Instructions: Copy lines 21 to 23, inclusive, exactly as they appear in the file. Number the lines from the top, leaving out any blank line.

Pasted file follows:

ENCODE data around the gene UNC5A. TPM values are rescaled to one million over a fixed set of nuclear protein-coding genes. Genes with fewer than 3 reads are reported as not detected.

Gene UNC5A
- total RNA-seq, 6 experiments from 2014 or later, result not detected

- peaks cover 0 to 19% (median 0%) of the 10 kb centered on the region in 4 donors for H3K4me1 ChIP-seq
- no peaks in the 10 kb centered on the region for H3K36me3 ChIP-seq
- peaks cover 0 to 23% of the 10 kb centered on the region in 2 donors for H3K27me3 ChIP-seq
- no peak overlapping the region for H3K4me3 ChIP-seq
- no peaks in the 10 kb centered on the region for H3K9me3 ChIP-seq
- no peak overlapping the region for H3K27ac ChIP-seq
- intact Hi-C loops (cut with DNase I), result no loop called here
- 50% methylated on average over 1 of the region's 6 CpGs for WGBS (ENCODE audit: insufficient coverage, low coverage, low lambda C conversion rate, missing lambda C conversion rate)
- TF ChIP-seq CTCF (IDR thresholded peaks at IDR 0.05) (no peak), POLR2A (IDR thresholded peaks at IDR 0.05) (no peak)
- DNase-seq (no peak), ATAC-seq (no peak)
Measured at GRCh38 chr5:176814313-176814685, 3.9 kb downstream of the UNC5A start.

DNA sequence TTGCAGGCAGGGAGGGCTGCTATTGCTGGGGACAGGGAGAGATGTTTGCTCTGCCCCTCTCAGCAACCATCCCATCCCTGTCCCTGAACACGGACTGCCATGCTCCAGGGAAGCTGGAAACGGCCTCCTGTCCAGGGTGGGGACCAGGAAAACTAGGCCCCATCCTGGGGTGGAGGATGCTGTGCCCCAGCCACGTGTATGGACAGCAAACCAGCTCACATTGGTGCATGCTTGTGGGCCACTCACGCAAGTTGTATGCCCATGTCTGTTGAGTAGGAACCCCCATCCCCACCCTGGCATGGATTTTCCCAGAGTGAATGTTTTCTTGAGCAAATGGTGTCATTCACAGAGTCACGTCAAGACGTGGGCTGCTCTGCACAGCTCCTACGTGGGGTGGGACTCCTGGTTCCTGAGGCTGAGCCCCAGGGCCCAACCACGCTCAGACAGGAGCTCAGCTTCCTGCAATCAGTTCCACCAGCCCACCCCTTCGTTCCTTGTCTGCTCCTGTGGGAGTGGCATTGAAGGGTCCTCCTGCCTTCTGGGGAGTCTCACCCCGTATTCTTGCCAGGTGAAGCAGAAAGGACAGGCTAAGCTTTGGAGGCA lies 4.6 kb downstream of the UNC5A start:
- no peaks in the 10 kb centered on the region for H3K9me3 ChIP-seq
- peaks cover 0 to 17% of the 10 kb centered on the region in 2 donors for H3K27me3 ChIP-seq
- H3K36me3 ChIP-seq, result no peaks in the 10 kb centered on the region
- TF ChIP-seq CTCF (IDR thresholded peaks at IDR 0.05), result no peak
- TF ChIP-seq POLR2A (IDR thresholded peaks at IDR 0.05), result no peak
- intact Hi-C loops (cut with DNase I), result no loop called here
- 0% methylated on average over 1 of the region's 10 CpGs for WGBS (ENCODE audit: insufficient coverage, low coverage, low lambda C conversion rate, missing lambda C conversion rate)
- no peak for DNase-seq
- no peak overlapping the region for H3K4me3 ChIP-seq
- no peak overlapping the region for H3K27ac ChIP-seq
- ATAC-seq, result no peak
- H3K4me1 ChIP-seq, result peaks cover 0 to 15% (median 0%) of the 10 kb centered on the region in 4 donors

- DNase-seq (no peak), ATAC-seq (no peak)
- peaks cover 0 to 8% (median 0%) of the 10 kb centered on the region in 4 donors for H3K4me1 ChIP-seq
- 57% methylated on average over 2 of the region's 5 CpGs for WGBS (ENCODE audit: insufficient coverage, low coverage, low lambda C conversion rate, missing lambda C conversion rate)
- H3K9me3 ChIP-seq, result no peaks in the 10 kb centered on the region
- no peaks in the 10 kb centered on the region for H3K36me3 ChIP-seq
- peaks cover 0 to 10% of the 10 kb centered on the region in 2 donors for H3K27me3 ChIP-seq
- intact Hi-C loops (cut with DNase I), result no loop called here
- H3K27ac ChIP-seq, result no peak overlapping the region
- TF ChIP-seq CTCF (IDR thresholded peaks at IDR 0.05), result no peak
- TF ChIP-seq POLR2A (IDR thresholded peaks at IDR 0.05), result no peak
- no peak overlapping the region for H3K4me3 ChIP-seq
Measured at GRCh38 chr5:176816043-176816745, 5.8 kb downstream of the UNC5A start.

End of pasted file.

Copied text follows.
- intact Hi-C loops (cut with DNase I), result no loop called here
- 0% methylated on average over 1 of the region's 10 CpGs for WGBS (ENCODE audit: insufficient coverage, low coverage, low lambda C conversion rate, missing lambda C conversion rate)
- no peak for DNase-seq